Terminating an employee during a disciplinary probation period
Fortner v NYC Dept. of Corrections, 280 A.D.2d 381
In many cases disciplinary charges are "settled" by the employee agreeing to serve a "disciplinary probationary period." The majority of such settlements set out the terms and conditions of the probation and typically provide for the termination of the individual without any further hearing if he or she violates the terms of the settlement.
Steven T. Fortner was serving a disciplinary probation period following the settlement of disciplinary charges that had been filed against him by the New York City Department of Corrections.
The department terminated him, contending that "he violated the terms of his limited probation as set forth in his negotiated plea agreement."
Fortner sued, alleging that he had been terminated in bad faith. The court disagreed, finding that Fortner produced no evidence to support his claim that his dismissal was motivated by bad faith.
Fortner had also asked the court to annul his termination and have the matter remitted to the Department "for reconsideration of the sanction."
The Appellate Division decided that such action was not appropriate under the circumstances since Fortner's termination did not "shock the judicial conscience."
Further, said the court, terminating Fortner for violating the terms of his disciplinary probationary period did not constitute an abuse of discretion on the part of the appointing authority.
The lesson here is that the courts will sustain the termination of an individual serving a disciplinary probation period without a hearing if the employee is discharged for violating or failing to comply with the terms of the disciplinary probation agreed upon.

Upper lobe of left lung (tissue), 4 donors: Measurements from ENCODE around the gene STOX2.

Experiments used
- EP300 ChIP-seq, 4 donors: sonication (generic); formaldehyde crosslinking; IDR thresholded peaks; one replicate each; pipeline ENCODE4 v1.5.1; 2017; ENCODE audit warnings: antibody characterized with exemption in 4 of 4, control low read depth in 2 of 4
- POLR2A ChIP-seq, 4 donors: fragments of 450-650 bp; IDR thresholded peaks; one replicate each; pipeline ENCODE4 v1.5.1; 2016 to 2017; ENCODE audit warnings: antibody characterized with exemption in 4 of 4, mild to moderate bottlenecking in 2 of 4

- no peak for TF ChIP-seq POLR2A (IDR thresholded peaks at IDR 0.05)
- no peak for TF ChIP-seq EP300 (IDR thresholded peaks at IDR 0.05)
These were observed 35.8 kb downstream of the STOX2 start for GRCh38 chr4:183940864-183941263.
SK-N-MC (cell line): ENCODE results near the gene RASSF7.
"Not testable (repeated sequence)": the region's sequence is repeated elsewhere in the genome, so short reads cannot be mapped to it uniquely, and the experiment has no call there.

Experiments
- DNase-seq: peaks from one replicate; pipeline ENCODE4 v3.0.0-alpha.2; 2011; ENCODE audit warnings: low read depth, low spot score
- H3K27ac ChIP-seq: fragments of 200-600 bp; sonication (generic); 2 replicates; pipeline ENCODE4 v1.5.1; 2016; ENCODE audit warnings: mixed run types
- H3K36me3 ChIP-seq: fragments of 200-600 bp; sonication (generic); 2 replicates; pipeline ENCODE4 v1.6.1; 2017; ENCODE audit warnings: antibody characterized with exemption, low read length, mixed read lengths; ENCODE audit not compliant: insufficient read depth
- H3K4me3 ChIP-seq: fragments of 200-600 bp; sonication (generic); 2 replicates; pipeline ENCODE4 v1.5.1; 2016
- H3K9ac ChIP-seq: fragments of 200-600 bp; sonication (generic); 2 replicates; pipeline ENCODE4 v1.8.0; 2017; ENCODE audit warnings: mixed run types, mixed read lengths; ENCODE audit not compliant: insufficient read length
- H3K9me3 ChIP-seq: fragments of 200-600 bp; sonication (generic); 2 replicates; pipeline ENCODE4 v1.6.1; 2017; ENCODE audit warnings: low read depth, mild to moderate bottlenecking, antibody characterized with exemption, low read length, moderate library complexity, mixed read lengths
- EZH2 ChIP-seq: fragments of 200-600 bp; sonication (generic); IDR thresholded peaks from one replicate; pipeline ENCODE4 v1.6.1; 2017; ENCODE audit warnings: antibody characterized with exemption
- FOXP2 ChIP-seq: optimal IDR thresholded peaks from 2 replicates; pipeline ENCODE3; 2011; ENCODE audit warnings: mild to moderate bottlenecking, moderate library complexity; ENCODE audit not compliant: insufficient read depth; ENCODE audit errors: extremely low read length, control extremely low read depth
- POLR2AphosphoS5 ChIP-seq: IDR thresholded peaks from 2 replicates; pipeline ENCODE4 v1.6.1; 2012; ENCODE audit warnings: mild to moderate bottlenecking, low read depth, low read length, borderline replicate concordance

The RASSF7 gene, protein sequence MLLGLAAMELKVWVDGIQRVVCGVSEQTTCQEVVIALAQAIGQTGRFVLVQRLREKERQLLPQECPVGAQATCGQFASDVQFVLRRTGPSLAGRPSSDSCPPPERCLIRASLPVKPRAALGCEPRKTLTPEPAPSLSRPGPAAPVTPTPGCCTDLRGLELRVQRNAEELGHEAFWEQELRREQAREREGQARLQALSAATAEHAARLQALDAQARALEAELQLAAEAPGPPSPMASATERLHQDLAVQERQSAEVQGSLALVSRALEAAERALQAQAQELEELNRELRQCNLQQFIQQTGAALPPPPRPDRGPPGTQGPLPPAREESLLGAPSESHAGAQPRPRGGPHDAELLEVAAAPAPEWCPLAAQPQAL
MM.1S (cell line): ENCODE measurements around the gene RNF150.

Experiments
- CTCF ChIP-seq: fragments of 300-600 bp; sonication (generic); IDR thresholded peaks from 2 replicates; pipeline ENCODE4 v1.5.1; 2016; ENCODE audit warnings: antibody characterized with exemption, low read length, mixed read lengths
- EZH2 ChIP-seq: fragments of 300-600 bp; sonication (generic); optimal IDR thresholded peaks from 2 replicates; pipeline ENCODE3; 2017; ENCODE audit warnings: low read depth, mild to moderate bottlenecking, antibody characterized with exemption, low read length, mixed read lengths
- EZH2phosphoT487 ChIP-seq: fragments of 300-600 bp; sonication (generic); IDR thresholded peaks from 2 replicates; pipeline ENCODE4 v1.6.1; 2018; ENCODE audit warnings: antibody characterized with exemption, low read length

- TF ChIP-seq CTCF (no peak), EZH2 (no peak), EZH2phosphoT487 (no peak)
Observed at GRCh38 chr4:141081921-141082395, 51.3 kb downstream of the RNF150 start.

Suppose the court finds that the employee's termination was inconsistent with the terms and conditions of his or her disciplinary probationary period?
As the Taylor decision indicates [Taylor v Cass, 505 NYS2d 929], in such a situation the individual will be reinstated with back salary.
The Taylor court determined that under the terms of Taylor's disciplinary probation, he could be terminated without any hearing if, in the opinion of his superior, Taylor's job performance was "adversely affected" by his "intoxication on the job."
The court said the appointing authority gave two reasons for it terminating Taylor for violating the terms of his disciplinary probationary period:
1. Taylor's "failing to give a fair day's work"; and
2. Taylor's "sleeping during scheduled working hours."
However, the court found that Taylor's termination was improper because Taylor was not terminated for the sole reason specified in the settlement: his intoxication on the job adversely affecting his performance of the job.
Sometimes the disciplinary probation established resulting from the settlement of the disciplinary action does not limit the appointing authority's discretion in terminating the employee. The Wright case demonstrates such a situation.
In Wright v City of New York, 596 NYS2d 372, the Appellate Division ruled that an employee who had agreed to a disciplinary probation in settlement of disciplinary charges filed against him that provided that his probation status would be the same as any other probationary employee was not entitled to a pre-termination hearing when he was dismissed because of subsequent incidents.
In other words, under the terms of Wright's disciplinary probation he was treated as a "new employee" and he could be summarily terminated for any lawful reason.
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